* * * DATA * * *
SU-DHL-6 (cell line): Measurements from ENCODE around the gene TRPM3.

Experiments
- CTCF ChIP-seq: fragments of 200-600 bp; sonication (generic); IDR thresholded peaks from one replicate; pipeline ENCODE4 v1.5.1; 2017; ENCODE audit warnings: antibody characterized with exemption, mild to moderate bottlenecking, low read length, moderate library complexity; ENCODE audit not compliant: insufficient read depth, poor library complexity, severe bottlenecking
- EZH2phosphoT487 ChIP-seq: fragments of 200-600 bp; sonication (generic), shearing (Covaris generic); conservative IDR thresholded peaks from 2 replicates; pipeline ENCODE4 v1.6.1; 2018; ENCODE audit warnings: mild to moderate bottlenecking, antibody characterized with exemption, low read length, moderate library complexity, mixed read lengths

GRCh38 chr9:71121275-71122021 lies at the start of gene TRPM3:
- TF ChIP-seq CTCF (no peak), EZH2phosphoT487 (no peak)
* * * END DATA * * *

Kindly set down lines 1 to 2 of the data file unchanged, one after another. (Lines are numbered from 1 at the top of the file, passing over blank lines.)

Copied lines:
SU-DHL-6 (cell line): Measurements from ENCODE around the gene TRPM3.

Experiments